Last edited by a moderator: Apr 22, 2017
12. May 18, 2007

### JesseM

When you measure a particle's spin on a given axis, it collapses its wavefunction so it's totally spin-up or spin-down on that axis, but there's a random element to what you'll find if you then measure on a different axis (the probability of collapsing into spin-up or spin-down on that axis depends on the angle between it and the first axis). So if you measure on axis A, then measure again on axis A, you're guaranteed to get the same spin on the second measurement as the first (and will continue to get the same spin if you measure on A more times); but if you measure on axis A, then measure on a different axis B, then measure on A again, you may get a different spin on the second A-measurement than you got on the first.
What you see in QM but would never see in classical physics is violations of Bell inequalities. On another thread I posted an analogy to help explain what this means:

13. May 18, 2007

### DrChinese

I'll do my best, but you are all over the place. Because you don't follow a single point all the way through, it makes it difficult to drive the point all the way home.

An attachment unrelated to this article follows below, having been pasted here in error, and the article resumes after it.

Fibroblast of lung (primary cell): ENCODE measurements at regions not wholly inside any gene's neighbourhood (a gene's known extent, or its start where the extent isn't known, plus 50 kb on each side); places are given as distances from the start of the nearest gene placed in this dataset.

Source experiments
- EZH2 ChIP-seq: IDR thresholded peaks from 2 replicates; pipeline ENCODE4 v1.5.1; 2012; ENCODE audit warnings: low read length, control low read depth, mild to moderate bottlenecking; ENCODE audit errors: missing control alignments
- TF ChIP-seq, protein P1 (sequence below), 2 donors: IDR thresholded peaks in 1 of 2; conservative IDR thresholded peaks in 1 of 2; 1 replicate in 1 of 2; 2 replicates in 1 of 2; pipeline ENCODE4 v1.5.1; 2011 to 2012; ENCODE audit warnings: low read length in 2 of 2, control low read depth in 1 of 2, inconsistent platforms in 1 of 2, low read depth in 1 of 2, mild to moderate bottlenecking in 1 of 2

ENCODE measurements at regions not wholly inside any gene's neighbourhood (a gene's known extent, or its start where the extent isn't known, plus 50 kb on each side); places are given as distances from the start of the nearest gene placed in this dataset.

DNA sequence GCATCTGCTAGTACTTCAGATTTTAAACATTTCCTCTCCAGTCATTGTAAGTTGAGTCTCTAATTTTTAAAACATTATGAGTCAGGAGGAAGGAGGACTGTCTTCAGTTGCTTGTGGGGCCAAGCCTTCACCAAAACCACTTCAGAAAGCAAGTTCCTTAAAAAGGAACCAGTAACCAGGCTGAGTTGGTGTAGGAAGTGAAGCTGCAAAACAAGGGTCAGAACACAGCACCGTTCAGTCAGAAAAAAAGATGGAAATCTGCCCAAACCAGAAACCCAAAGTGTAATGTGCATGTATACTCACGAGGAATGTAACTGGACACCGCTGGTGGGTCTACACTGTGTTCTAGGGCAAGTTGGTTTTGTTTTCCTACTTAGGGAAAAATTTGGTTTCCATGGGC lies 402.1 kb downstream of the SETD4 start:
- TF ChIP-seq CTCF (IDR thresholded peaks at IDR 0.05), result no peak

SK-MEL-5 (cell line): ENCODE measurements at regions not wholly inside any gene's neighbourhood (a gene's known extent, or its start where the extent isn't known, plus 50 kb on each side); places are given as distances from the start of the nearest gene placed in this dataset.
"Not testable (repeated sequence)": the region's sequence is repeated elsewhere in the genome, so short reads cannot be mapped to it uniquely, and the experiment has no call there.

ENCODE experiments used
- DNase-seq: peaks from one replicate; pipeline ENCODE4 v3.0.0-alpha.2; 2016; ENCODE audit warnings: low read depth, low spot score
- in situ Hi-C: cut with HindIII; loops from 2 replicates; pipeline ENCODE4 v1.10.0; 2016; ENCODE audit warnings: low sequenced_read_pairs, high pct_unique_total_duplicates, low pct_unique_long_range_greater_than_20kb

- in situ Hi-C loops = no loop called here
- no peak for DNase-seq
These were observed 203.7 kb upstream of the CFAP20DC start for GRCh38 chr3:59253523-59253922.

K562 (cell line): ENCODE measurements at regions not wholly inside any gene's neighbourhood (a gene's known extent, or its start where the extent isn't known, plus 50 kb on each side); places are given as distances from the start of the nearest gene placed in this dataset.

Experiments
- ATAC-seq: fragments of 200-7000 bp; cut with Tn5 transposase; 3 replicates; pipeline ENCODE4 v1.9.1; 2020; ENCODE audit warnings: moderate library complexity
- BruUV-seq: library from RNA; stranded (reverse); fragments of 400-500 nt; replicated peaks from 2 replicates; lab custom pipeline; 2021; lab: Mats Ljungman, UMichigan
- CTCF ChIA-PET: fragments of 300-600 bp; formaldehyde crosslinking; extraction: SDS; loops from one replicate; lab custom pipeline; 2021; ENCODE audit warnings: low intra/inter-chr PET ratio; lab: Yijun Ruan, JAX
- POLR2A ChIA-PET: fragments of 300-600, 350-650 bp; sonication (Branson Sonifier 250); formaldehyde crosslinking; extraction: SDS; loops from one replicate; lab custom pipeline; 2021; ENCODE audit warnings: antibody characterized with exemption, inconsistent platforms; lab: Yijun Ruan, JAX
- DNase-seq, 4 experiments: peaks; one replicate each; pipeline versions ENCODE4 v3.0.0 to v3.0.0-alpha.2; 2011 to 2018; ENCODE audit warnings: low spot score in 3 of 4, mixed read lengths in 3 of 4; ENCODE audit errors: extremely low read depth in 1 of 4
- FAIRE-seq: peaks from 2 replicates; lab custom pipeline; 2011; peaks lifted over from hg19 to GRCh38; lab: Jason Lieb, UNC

1. No one knows ACTUALLY what happens. We know that it appears to happen AS IF a measurement of one instantaneously affects the other so it matches. But whether or not that actually happens is a guess. Maybe there is some other mechanism (but not LOCAL REALISTIC) at work.

2. Not sure what you mean. In a normal stream of (randomly) entangled particles, 50% will pass through regardless of the orientation. Once a photon passes through a polarizer lens, it is oriented at that angle.

3. All of the properly entangled pairs are measured. Keep in mind that most photons entering the PDC apparatus do NOT turn into an entangled pair. They come straight out and are diverted to aplace where they can be ignored. Many pairs come out entangled, but they are not at quite the proper wavelength. These too are diverted. The successful pairs are then tested. Most of these are seen, but a small percentage yield a detection on one side without a detection on the other. This is due to detector efficiency.

Keep in mind that most Bell tests use polarizing beamspitters rather than filters. Therefore, the photons on each side are seen as either hortizontal or vertical (H or V is arbitrary).